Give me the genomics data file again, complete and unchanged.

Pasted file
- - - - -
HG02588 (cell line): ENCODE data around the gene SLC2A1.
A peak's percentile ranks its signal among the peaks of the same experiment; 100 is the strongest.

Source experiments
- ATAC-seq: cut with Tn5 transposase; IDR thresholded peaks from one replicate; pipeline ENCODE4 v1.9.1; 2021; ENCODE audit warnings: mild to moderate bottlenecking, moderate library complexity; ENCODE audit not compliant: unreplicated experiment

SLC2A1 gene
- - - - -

HG02588 (cell line): ENCODE data around the gene SLC2A1.
A peak's percentile ranks its signal among the peaks of the same experiment; 100 is the strongest.

Source experiments
- ATAC-seq: cut with Tn5 transposase; IDR thresholded peaks from one replicate; pipeline ENCODE4 v1.9.1; 2021; ENCODE audit warnings: mild to moderate bottlenecking, moderate library complexity; ENCODE audit not compliant: unreplicated experiment

SLC2A1 gene